The origins of this town on the hill lie hidden in the past. Although reports that the Celts are said to have built a castle on the hillcrest above the River Neckar as a refuge and that the Romans erected a shrine to Diana and a temple to Mercury are credible, they can no more be proven than the existence of a Merowingian Castle. Archaeological findings in the Town Church do, however, support the conclusion that at a very early time, even before the Staufian palace was built, a small church (which, with time, was continually enlarged in five building phases) once stood here at the highest point in the town. It is certain that there was already a settlement around this church when Emperor Friedrich I Barbarossa, in his attempts to regain earlier royal property entered into an enfeoffment with the Bishop of Worms. The first recorded mention of the Staufians in Wimpfen was in 1182 and so this year is taken to be the founding year of the Imperial Palace in Wimpfen. Since the medieval kingdom had no capital, meaning that the kings travelled from palace to palace in order to pass judgements and, indeed, to constantly show their presence, Wimpfen, too, repeatedly played host to the court in which that way of life developed, which inspires our fantasy to this day: the glorious medieval age with its knights, minnesong and falcon hunts. For the population of the town, however, this invariably meant a huge economic burden! Heinrich VI is known to have held court three times in Wimpfen and the great Friedrich II was here eight times. Of all the Staufians, however, the unfortunate King Heinrich (VII), whom history only mentions in parentheses in the list of medieval rulers, visited Wimpfen most often. He visited twice with his father: in 1218 at seven years of age and already crowned King of Sicily, when he was brought from the Italian Southern Kingdom to Germany, and in 1235 when his father, the Emperor, took his by then rebellious son prisoner in Wimpfen to finally deposit him in Worms and have him taken to southern Italy as a prisoner. This was probably the first time that Wimpfen bore witness to history in the making, as the exotic and magnificent imperial majesty triumphed over the king who was familiar here in the town. Litte is known of Wimpfen’s role in the preceding dispute between Emperor and King, father and son. The people certainly respected the Emperor, but felt sympathy for the King, for it was he who had furthered the expansion of the town around the palace and granted it special privileges. Being presented with Wimpfen Forest, which lies approximately 10 km outside the actual boundaries of Wimpfen, was significant for the development of the town and repeatedly played an important historical role, for good and for bad. To this day the forest represents a significant part of the property of the community.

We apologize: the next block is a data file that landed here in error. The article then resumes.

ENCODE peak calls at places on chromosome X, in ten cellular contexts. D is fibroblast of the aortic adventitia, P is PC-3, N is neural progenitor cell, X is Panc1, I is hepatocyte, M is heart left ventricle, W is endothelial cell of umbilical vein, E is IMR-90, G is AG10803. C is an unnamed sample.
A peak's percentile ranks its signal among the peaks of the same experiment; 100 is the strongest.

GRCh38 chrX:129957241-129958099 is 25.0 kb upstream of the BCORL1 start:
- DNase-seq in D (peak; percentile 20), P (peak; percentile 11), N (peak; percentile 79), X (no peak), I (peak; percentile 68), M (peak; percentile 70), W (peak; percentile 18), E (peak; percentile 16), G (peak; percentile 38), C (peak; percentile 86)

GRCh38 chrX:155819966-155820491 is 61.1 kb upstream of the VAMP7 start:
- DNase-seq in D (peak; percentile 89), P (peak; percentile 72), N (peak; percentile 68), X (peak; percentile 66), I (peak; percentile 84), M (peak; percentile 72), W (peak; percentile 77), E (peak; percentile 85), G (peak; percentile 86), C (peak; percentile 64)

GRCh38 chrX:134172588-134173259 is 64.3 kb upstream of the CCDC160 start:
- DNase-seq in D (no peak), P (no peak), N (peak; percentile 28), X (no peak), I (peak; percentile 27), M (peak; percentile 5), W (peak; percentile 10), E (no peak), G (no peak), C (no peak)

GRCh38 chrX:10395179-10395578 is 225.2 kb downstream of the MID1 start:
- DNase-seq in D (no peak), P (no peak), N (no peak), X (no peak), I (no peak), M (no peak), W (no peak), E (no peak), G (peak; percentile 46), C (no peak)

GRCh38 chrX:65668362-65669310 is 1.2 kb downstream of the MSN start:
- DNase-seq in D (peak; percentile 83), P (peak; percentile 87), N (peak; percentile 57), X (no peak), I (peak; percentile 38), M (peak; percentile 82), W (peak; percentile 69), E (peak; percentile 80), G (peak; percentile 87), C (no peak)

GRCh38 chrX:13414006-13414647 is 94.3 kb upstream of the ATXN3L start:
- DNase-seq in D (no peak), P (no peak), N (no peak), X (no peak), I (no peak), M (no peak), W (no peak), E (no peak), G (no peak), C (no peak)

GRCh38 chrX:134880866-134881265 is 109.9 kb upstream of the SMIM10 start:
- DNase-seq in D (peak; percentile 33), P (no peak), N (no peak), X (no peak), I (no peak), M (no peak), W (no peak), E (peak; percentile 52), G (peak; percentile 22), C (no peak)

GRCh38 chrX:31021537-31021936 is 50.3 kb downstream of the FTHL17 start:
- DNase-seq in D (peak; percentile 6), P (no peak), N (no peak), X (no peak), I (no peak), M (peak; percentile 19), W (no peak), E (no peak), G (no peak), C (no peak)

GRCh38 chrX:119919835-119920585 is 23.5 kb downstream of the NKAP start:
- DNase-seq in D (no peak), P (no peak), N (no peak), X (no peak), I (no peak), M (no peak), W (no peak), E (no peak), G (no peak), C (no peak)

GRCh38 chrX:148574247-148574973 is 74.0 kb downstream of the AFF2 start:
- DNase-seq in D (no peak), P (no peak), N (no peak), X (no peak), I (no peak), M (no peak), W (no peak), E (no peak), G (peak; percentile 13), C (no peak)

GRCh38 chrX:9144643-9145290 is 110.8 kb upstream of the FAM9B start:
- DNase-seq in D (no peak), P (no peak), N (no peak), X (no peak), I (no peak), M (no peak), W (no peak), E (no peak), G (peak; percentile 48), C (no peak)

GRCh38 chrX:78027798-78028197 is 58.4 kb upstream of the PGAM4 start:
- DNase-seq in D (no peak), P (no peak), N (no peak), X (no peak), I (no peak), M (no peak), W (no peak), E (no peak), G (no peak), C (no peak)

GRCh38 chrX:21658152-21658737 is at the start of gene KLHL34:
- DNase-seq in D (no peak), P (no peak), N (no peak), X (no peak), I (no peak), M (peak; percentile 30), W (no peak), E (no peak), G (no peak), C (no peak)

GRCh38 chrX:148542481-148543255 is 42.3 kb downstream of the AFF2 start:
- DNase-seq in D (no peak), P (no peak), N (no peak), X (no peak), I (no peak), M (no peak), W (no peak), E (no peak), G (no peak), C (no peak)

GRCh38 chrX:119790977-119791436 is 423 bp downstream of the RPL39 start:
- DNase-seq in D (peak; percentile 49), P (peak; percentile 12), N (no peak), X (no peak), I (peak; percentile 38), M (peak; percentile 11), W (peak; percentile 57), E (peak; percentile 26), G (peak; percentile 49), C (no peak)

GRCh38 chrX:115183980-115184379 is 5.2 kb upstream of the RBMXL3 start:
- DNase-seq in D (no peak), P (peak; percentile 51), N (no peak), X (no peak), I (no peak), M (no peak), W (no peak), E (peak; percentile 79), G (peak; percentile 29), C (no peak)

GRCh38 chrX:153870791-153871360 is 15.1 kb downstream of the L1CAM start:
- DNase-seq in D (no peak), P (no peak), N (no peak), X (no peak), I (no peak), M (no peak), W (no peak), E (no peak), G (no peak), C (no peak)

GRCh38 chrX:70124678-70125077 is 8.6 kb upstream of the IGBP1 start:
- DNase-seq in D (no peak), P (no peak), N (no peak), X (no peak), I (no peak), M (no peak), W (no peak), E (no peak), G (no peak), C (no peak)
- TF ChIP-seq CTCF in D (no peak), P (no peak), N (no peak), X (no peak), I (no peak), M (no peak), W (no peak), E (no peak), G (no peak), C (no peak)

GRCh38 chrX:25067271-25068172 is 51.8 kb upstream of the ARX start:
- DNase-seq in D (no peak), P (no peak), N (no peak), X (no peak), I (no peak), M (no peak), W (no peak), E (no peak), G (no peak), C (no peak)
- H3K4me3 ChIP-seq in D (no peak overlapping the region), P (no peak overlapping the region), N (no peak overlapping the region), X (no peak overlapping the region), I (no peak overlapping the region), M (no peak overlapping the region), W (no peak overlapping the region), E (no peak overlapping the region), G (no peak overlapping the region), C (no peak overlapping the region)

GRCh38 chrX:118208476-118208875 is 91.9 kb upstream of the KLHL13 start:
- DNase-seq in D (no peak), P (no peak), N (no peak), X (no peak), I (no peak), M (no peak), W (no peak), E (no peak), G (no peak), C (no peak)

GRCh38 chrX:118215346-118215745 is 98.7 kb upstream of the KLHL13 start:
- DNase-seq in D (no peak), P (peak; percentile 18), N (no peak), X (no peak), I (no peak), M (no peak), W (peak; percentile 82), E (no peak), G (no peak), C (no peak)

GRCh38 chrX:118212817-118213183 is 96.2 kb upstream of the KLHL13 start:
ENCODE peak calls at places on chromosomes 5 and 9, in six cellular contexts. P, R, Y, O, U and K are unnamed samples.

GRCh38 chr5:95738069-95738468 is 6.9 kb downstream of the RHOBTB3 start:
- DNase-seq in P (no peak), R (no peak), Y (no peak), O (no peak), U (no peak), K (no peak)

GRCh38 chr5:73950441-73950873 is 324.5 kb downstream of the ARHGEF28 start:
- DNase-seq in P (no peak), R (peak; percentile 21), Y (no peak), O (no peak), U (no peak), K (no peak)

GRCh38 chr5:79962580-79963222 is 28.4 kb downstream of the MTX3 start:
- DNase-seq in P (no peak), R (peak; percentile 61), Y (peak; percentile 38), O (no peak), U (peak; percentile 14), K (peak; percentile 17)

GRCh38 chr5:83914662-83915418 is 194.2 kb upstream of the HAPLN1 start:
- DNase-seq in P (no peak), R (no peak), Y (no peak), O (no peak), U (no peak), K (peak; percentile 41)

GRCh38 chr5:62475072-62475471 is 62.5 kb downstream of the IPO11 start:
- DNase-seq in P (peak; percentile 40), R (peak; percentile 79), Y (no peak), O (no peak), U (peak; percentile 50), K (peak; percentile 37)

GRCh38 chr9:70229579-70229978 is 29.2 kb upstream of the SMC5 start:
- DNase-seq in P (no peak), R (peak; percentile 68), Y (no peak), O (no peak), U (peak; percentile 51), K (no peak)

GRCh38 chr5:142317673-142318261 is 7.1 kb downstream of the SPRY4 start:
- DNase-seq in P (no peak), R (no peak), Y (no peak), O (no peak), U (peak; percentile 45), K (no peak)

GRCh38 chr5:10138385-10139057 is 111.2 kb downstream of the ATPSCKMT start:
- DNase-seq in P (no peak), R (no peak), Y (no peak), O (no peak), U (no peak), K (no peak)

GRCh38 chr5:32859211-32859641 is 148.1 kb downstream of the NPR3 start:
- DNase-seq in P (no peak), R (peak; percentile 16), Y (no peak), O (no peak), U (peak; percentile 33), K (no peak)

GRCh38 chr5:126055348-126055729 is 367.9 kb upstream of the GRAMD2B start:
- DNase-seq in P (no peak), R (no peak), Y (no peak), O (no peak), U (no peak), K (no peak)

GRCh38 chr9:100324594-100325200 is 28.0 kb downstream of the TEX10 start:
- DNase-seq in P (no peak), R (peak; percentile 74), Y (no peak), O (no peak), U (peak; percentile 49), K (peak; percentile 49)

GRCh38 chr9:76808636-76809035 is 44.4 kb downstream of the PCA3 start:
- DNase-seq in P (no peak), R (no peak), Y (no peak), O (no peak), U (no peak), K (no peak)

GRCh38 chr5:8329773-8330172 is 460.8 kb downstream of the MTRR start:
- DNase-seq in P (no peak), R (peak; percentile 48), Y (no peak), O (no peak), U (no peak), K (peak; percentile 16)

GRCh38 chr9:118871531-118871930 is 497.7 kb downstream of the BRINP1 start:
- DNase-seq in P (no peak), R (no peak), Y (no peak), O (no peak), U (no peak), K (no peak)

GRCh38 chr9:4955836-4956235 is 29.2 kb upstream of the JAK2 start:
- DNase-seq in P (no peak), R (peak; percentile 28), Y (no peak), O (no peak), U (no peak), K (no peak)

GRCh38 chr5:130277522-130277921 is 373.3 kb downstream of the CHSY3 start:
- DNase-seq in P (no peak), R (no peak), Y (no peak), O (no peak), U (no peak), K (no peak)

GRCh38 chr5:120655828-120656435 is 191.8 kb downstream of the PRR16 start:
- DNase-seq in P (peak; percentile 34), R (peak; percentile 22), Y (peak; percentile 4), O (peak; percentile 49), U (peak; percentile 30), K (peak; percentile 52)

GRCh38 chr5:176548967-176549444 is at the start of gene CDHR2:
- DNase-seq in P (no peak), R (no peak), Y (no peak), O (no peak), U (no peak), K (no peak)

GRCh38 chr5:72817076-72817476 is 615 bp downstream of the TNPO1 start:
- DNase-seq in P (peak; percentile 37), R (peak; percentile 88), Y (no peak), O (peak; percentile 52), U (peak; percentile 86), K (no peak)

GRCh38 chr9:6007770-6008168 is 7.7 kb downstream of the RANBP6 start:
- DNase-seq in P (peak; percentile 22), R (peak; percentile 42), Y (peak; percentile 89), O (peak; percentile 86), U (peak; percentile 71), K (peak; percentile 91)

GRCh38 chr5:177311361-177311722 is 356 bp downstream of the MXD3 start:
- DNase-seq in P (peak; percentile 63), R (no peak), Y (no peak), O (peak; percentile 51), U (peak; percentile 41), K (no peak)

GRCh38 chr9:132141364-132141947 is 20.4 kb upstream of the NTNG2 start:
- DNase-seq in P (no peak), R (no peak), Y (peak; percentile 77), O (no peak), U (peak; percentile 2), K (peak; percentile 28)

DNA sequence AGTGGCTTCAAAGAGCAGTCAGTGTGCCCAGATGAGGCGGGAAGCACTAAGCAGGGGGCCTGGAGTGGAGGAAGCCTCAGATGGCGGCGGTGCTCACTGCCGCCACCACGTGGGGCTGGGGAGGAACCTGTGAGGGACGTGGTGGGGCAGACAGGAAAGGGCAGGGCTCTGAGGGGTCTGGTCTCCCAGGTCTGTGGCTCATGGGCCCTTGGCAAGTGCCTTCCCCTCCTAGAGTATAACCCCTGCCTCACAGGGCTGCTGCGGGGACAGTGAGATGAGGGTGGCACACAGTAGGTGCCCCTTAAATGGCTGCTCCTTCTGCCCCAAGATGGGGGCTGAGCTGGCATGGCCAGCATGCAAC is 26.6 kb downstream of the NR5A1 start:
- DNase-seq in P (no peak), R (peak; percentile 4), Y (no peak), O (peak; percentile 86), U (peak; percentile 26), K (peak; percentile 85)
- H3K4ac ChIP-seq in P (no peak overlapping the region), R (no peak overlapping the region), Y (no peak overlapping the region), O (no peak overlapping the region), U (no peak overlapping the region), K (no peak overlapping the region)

With the end of the Staufer Age a time of political test began for Bad Wimpfen. The bishops of Worms who had never stopped stressing their claims on Wimpfen as well as the mighty masters of Weinsberg who had acquired large amounts of property in town now tried to gain power over this politically important place. Wimpfen not only maintained its independence it also gained more and more rights, becoming a imperial town around 1300. At a time of great political turmoil the rising bourgeoisie enforced a town constitution which became exemplary for other towns. The town nobility lost its power and cleared the way for a town regiment with two mayors and a town court with a magistrate. Wimpfen had become a self-confident free town with external political interests and membership in different town alliances. This is proudly expressed in the town seal of 1250:“ REGIA WIMPINA GERIT HAEC VICTRICIA SIGNA“ – royal Wimpfen carries this victorious sign. The coat of arms shows the imperial eagle carrying the key of the City of Worms in its beak as a symbol of the independent imperial town. The rise of the crafts, trade and agriculture contributed to a considerable economic boom in this relatively small town. Many splendid bourgeois residences with Aleman-Franconian half-timbered structures provide evidence of this. The town extended beyond its old medieval walls. Suburbs grew, especially to the west of the Speyrer gate and in the southeast towards the town in the valley. Wealth permitted an enlargement of the territory. Parts of Rappenau and the whole village of Biberach were purchased. At that time the extension of the hospital was undertaken which, divided into a religious and secular part, not only served as hospital but also provided for the old and poor. At the end of the 13th century the Dominican monastery had been founded and it quickly developed into one of the country’s largest monasteries and contributed to the town’s immense progress. Many theologians and scholars Started their careers here, one of them even teaching at the university of Paris